By Joshua Rapp Learn, Contributing Reporter
RIO DE JANEIRO – “Taxi?” The man stood nearly two meters tall in a plaid shirt, knee high cowboy boots and bleached blond hair tied back into a ponytail. We were exasperated with an entire line of taxi drivers goading us from the windows of their cars outside of Salvador’s ferry terminal.
There was absolutely no sign of a corresponding taxi, but we consented and followed the surfer cowboy down a row of cabbies who showered him with insults for disregarding the line-up and a few short minutes later his old yellow car was galloping up the cobblestone hills of Pelourinho like a posse of bandits.
After checking into a hostel, we spilled back out into the weekly action that blessed every Tuesday night in Salvador. We had heard the sound of drums resounding off the colonial facades before we’d even left the building – the whole hill of Pelourinho seemed to shake with seismic activity as we moved through the dimly lit streets. As we came into the center, the crowds were so thick behind marching drum troupes that we couldn’t get anywhere without falling into dance steps.
We let the rhythm guide us as we crossed an all female troupe inspiring the madness swirling around a popular intersection. We stopped only because a passing beer vendor appealed to our gathering thirst. Fortunately, we only had time to relax for a minute before the sounds of live samba spilling out of a narrow passageway beckoned us into a courtyard dominated by a stage full of musicians.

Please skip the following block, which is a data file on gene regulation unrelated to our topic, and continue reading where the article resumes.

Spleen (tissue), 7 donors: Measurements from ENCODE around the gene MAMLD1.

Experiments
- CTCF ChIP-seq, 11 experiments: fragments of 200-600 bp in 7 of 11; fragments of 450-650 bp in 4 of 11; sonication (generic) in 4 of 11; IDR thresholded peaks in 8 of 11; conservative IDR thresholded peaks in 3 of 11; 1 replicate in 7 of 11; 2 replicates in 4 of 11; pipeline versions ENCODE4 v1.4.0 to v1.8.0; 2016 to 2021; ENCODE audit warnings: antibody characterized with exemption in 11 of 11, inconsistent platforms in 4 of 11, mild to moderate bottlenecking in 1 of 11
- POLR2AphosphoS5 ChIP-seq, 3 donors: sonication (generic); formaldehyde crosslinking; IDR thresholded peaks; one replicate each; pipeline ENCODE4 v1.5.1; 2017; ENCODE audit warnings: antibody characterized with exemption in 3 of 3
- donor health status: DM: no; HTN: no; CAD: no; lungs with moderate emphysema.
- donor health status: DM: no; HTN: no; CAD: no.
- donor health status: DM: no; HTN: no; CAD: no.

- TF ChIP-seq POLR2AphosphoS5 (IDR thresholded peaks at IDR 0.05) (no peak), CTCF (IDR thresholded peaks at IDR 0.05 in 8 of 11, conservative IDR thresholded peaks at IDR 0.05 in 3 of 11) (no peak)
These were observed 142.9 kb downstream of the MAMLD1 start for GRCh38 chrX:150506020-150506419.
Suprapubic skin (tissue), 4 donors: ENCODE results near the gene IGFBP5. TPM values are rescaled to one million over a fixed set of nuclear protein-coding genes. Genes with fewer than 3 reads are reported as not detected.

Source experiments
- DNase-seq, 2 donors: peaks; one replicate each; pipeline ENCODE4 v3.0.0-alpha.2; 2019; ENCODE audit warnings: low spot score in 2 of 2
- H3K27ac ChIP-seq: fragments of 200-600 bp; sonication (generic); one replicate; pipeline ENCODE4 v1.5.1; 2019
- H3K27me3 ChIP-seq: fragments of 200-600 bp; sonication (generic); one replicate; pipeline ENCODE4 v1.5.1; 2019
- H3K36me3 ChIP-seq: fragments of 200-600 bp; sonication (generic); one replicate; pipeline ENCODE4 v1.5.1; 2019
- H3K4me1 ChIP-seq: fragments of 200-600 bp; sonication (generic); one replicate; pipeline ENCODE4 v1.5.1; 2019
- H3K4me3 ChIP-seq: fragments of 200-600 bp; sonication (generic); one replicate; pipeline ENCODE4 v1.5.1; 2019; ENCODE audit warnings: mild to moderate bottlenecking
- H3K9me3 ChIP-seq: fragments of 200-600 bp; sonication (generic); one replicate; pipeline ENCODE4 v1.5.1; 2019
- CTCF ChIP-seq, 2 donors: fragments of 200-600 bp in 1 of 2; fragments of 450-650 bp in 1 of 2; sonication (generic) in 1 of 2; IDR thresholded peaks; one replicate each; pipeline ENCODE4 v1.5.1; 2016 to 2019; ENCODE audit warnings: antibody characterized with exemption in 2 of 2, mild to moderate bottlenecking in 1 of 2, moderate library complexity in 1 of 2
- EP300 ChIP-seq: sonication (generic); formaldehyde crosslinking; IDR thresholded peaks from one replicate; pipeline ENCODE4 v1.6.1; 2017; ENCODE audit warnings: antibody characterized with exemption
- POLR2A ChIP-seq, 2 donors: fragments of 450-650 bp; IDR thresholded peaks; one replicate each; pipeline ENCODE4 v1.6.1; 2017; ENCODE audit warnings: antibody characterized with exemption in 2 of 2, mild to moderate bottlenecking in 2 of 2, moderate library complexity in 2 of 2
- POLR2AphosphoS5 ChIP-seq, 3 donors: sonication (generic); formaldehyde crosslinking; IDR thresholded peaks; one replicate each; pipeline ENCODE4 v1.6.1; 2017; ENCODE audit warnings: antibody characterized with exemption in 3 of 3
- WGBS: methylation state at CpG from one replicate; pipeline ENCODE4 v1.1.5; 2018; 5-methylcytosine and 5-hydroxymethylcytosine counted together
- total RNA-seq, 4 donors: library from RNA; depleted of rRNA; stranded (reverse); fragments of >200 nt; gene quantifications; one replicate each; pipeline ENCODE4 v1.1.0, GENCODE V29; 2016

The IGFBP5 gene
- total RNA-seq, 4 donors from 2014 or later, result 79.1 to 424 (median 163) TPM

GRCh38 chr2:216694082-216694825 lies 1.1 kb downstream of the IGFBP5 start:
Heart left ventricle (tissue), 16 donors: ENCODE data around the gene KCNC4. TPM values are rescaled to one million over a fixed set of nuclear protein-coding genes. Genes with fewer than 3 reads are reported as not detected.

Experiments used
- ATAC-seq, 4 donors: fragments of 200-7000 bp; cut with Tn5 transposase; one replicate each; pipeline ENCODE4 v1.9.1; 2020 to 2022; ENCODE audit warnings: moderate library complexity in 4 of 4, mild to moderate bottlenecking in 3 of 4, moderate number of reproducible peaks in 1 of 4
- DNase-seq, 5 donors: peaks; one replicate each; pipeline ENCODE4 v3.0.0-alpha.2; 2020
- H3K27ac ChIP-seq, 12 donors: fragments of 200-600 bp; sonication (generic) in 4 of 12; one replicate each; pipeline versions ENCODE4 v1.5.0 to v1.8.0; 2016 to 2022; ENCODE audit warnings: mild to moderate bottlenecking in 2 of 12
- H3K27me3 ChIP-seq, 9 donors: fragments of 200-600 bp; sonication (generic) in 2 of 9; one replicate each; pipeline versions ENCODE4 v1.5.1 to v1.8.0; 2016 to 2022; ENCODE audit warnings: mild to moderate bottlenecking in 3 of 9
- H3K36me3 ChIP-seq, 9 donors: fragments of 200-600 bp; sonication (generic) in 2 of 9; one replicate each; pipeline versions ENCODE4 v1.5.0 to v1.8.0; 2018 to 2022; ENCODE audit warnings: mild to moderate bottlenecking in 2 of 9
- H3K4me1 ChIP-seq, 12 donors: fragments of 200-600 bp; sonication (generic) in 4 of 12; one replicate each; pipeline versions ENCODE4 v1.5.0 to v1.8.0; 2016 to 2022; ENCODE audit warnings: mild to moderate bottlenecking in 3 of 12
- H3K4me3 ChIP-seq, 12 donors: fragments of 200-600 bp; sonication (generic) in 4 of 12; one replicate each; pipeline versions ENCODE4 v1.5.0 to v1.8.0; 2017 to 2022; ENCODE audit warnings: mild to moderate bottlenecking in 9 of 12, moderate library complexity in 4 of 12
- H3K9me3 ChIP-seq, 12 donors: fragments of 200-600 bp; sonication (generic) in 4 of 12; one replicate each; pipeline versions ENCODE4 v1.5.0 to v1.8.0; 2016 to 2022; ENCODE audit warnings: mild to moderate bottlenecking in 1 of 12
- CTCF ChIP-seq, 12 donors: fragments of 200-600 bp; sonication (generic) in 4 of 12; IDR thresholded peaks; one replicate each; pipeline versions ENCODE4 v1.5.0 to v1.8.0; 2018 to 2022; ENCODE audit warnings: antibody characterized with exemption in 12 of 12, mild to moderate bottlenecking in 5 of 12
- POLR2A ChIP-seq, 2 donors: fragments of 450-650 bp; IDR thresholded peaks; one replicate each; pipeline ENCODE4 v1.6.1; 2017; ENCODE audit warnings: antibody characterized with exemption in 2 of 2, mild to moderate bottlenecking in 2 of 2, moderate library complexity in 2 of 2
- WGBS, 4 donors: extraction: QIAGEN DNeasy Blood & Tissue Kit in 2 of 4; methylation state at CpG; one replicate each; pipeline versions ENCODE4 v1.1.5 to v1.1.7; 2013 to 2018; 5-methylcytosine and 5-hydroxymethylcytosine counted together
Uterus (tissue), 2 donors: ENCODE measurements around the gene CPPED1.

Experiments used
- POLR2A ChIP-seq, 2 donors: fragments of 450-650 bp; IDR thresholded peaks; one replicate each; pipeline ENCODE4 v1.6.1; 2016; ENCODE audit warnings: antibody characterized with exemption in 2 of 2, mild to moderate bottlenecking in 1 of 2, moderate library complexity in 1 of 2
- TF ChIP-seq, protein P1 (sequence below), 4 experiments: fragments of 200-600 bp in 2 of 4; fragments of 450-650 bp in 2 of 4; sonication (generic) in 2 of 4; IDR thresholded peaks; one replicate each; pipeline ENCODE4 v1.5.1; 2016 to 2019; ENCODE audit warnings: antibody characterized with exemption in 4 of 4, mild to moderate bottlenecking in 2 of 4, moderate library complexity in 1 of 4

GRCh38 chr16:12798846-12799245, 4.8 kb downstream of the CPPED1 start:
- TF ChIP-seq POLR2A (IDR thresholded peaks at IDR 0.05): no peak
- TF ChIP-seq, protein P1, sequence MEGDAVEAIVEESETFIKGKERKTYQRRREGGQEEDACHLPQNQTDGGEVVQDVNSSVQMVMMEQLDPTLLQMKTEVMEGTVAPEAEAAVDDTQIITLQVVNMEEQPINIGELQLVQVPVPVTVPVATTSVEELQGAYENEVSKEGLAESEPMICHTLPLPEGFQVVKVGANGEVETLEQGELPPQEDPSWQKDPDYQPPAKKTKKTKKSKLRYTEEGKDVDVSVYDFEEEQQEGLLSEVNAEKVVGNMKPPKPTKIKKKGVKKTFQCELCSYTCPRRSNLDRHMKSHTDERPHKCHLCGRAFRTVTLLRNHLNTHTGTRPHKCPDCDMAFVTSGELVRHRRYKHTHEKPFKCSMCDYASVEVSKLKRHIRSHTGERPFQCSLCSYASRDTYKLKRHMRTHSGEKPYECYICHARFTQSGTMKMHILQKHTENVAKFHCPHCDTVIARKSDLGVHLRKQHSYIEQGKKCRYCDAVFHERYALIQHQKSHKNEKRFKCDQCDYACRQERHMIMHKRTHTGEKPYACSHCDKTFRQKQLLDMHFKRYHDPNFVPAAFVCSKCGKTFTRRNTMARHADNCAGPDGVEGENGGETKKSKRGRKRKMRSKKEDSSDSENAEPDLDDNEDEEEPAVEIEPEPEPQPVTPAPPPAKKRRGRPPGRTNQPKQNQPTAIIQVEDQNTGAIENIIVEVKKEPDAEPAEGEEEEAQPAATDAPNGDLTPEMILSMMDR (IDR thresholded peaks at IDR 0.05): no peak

Although the festivities slowed down the next morning, the music continued to echo through the pedestrian streets that wound up the hill. Samba from stereos seemed to guide the paintbrushes of the artists covering canvasses with Bahian scenes in bright colors while the twanging sounds of bow-like berimbaus set the rhythm for spinning street capoeiristas in the squares.
In fact, the only time we couldn’t hear some sort of music was during the thirty seconds it took to descend the towering Lacerda Elevator from the plateau of Pelourinho to the craft market by the harbor. It seemed that the pervasive Bahian musical sense included a tasteful censorship on elevator music.
The following night after spending the afternoon navigating the hustle of the market, I decided to check out the traditional capoeira hosted inside the Forte Santo Antonio. The groups here practiced a slower form of capoeira steeped in tradition called Angola. As the martial artists twisted their bodies into distorted movements to dodge kicks and trip their opponent, an aging master led the rhythm with the twanging of his berimbau, calling the players out of the circle whenever they began to break the pace or became too aggressive.
The music was hypnotic, holding the unblinking attention of the onlookers on the complicated movements of the players. I eventually left but the echo of the master’s berimbau rang through the ramparts as I walked out of the ancient fort – in Salvador silence was not considered a virtue.